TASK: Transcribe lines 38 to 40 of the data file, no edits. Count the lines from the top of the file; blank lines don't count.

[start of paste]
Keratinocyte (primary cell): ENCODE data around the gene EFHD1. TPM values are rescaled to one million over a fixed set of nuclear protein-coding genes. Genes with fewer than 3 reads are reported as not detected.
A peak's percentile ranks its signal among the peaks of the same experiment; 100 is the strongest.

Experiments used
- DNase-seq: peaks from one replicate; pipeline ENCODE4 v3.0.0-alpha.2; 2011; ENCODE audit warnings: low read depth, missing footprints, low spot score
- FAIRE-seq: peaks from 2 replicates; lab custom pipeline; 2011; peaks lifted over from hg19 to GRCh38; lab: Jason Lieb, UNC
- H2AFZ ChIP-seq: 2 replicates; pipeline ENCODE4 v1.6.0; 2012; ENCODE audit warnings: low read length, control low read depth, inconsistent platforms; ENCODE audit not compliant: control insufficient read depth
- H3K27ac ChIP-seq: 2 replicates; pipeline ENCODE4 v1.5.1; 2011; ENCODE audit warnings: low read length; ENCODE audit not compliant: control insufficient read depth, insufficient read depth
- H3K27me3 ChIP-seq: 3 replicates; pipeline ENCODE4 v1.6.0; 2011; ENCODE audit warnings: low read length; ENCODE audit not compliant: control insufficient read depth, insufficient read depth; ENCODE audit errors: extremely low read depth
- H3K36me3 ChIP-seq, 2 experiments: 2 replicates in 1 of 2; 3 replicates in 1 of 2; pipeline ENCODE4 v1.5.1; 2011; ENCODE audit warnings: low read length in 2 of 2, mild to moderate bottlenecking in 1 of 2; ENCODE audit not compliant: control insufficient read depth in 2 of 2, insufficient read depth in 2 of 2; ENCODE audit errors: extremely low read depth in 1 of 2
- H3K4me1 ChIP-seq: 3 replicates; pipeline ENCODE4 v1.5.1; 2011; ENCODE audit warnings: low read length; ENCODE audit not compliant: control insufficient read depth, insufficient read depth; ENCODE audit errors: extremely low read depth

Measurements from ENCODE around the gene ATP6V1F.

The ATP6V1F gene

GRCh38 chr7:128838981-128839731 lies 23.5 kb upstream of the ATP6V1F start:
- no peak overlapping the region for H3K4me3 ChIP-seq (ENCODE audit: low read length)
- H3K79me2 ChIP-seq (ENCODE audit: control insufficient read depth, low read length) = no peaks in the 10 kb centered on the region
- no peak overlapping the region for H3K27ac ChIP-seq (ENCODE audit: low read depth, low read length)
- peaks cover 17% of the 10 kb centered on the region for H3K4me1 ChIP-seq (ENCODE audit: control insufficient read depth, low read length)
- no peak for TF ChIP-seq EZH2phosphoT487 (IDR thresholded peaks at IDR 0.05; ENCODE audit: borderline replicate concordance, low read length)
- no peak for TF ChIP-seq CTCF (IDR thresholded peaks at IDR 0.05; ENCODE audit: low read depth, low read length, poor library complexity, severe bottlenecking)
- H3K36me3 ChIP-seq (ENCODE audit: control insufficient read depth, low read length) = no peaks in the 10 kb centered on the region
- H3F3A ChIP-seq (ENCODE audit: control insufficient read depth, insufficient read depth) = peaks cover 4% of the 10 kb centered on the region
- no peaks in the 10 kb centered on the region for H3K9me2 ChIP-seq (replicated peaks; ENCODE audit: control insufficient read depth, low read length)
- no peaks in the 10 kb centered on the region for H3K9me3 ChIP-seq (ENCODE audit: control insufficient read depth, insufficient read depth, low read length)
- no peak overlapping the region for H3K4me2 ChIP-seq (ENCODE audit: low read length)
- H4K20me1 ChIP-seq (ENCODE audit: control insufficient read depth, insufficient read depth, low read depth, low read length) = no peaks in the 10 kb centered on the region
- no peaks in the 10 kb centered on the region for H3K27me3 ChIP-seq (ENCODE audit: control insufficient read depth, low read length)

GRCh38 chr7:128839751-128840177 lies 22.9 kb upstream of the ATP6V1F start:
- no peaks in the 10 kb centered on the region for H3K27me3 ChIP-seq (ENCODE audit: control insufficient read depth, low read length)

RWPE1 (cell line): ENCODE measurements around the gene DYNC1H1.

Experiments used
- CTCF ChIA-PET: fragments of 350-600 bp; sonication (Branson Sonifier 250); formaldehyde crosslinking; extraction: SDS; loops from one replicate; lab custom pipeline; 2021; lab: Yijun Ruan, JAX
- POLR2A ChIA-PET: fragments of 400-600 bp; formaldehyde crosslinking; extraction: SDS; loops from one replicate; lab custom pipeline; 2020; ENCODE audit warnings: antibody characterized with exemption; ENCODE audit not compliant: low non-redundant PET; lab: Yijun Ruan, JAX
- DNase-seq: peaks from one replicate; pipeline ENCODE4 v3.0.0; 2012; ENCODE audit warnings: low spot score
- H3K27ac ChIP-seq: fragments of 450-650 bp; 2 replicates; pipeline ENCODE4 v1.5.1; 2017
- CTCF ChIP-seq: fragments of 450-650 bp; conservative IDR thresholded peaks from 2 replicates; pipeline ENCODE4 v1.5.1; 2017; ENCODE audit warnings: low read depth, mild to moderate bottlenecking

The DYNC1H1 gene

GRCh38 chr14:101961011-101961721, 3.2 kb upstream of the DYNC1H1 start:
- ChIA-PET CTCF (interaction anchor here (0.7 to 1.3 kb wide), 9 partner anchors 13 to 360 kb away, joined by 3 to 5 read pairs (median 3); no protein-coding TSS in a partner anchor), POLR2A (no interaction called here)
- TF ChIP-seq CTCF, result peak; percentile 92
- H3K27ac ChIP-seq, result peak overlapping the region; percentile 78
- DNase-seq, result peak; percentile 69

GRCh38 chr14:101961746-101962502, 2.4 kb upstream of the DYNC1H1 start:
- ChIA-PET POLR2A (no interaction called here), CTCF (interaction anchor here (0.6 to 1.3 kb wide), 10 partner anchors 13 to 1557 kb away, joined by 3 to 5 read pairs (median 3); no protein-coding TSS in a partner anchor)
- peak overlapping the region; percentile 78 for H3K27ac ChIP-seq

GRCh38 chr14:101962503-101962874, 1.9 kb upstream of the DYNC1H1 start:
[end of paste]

- ChIA-PET CTCF (interaction anchor here (0.7 to 1.3 kb wide), 9 partner anchors 13 to 360 kb away, joined by 3 to 5 read pairs (median 3); no protein-coding TSS in a partner anchor), POLR2A (no interaction called here)
- TF ChIP-seq CTCF, result peak; percentile 92
- H3K27ac ChIP-seq, result peak overlapping the region; percentile 78